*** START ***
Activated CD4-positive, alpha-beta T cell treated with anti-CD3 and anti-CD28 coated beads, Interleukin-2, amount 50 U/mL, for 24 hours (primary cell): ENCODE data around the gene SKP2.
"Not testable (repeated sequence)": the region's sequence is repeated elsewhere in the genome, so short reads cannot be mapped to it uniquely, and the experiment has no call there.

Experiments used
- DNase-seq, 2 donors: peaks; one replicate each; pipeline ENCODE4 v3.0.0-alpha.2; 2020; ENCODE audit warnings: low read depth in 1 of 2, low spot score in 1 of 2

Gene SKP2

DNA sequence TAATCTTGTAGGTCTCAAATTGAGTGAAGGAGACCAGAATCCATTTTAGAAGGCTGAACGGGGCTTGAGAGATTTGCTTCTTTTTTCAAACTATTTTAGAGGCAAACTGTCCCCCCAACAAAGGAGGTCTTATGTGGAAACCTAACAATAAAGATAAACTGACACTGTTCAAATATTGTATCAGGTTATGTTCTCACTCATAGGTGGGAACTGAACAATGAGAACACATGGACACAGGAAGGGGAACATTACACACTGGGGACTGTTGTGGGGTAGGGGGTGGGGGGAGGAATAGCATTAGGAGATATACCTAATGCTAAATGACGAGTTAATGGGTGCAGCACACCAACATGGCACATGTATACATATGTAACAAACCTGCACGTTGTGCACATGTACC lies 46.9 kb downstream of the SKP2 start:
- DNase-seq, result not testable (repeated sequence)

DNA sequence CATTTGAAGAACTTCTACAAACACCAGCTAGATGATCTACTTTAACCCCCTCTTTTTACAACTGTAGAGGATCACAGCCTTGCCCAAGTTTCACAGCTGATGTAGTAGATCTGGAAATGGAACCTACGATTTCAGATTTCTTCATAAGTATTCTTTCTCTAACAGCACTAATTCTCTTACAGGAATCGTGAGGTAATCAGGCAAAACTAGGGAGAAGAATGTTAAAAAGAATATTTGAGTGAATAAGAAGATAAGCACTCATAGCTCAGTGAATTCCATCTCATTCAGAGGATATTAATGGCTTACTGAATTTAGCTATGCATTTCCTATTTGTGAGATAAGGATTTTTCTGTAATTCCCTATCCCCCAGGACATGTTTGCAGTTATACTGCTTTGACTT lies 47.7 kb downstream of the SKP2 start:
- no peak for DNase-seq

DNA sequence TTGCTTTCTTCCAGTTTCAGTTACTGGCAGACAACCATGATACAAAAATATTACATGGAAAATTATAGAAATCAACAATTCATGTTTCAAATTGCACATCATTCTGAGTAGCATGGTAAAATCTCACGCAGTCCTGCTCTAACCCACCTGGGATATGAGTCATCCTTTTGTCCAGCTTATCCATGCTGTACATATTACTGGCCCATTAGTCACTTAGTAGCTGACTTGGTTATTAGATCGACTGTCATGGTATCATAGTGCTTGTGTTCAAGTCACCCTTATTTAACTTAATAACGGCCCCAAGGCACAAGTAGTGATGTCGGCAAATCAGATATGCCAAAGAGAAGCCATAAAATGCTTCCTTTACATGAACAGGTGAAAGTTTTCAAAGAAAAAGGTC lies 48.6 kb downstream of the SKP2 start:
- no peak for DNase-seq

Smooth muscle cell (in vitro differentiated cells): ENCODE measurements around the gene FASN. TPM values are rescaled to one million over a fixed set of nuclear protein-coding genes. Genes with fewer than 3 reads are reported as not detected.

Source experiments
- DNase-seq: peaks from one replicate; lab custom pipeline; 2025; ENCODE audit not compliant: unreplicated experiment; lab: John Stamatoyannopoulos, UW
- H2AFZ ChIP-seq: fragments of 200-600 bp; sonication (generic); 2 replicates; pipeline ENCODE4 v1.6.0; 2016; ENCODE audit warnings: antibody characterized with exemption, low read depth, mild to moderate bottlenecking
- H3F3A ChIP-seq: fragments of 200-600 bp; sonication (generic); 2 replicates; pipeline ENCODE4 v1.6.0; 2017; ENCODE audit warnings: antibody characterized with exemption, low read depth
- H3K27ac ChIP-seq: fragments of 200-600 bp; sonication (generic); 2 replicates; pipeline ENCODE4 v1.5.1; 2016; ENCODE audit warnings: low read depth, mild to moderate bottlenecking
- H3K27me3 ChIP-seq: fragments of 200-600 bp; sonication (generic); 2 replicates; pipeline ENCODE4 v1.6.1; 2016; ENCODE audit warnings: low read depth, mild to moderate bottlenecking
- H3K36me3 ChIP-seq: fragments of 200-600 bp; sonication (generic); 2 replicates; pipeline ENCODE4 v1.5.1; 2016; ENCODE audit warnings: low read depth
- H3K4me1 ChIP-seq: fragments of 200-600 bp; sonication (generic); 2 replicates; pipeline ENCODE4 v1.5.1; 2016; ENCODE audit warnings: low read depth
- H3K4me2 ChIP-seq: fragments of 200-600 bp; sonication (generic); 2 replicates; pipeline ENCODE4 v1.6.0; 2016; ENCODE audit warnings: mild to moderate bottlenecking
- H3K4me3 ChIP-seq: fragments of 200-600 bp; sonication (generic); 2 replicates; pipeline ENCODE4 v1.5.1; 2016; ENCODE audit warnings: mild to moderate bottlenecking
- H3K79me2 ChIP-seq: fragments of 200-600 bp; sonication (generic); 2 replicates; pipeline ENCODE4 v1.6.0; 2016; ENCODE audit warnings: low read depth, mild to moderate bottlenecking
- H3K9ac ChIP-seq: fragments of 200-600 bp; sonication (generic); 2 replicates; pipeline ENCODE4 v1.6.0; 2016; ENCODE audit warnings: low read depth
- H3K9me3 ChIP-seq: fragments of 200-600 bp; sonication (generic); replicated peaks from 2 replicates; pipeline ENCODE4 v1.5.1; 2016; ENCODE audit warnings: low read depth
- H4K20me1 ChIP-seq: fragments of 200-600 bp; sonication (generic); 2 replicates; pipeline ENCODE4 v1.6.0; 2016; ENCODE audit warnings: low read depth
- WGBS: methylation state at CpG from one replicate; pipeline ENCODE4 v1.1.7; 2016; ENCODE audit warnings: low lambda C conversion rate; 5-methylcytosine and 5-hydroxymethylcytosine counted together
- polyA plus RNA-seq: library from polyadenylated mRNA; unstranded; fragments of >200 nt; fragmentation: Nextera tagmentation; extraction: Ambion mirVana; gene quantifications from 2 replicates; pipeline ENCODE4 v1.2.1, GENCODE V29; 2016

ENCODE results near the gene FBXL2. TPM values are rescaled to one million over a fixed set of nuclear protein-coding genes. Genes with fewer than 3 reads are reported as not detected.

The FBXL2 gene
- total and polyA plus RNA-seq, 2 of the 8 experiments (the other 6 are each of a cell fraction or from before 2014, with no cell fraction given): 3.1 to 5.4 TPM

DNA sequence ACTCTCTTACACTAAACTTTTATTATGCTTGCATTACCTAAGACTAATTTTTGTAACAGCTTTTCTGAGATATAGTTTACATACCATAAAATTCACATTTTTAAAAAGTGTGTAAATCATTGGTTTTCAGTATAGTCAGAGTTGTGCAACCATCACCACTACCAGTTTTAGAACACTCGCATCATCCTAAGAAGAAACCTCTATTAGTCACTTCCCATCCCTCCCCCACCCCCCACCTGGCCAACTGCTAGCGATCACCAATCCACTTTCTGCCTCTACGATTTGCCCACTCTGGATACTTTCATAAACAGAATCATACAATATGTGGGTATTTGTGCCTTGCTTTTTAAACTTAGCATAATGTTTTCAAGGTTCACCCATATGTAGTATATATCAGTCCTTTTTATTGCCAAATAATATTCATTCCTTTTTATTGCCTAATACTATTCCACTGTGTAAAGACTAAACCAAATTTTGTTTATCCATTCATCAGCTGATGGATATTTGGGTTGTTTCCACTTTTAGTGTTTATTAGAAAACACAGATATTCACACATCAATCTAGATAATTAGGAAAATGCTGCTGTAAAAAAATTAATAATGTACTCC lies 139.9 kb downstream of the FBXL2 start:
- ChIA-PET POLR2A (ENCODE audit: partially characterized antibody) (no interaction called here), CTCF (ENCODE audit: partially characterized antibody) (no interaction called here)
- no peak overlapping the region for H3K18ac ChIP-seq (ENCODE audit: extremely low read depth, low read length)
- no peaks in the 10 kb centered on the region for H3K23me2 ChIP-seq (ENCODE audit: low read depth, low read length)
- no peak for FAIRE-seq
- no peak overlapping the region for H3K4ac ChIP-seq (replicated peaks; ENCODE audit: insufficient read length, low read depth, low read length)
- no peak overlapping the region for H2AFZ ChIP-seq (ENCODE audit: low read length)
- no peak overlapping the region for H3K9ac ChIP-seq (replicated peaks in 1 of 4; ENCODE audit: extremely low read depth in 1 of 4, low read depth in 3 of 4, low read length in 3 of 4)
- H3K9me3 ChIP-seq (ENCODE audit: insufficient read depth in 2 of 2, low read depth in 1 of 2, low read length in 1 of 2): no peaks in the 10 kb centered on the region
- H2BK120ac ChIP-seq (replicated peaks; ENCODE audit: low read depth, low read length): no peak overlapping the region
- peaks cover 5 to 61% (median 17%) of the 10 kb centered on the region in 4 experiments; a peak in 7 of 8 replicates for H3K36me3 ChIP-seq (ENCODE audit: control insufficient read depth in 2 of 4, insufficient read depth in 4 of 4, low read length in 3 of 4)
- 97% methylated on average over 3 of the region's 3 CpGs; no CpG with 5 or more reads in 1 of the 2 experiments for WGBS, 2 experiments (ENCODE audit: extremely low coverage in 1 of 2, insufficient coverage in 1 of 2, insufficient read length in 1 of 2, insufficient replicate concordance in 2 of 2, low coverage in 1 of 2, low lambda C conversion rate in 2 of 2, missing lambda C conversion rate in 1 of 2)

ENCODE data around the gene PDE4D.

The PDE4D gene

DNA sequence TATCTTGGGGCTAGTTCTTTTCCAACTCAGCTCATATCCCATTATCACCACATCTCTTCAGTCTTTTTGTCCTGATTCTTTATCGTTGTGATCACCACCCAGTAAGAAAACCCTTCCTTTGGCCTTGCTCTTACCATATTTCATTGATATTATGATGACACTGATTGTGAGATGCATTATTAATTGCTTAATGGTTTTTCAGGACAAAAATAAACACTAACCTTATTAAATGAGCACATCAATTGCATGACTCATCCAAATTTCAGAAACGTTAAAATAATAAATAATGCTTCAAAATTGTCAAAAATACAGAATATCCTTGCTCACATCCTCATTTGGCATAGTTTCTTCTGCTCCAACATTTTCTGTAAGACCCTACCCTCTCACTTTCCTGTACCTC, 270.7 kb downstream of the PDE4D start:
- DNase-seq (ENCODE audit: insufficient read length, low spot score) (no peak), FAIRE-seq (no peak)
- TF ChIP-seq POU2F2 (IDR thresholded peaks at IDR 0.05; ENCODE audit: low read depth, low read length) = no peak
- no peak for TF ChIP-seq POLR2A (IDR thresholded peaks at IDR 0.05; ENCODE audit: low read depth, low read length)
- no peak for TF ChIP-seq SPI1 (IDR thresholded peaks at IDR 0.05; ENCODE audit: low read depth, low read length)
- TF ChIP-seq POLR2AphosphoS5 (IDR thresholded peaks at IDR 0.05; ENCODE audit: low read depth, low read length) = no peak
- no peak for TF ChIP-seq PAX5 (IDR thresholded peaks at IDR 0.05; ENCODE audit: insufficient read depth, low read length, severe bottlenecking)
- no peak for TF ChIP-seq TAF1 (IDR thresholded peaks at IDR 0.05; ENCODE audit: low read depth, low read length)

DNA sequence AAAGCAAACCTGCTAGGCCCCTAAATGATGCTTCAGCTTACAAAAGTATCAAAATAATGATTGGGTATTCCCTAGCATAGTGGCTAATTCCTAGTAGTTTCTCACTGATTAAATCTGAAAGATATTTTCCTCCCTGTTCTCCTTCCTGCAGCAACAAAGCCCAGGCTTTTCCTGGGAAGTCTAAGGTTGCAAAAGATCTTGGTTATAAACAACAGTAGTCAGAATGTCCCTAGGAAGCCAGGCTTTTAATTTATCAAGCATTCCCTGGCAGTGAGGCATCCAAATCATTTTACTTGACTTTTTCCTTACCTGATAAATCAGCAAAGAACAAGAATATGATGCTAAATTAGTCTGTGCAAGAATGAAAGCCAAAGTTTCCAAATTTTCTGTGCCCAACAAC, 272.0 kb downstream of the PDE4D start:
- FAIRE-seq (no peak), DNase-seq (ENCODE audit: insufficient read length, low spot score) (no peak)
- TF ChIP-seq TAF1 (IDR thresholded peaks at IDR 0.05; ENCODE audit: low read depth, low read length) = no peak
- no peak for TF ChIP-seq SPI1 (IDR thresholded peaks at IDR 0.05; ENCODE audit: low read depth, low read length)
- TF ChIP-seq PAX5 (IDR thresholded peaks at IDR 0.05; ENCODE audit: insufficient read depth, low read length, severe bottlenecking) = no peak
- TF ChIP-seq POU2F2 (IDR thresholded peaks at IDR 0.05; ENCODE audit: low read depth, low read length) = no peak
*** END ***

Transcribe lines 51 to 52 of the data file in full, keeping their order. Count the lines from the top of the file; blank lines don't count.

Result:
- TF ChIP-seq POLR2AphosphoS5 (IDR thresholded peaks at IDR 0.05; ENCODE audit: low read depth, low read length) = no peak
- no peak for TF ChIP-seq PAX5 (IDR thresholded peaks at IDR 0.05; ENCODE audit: insufficient read depth, low read length, severe bottlenecking)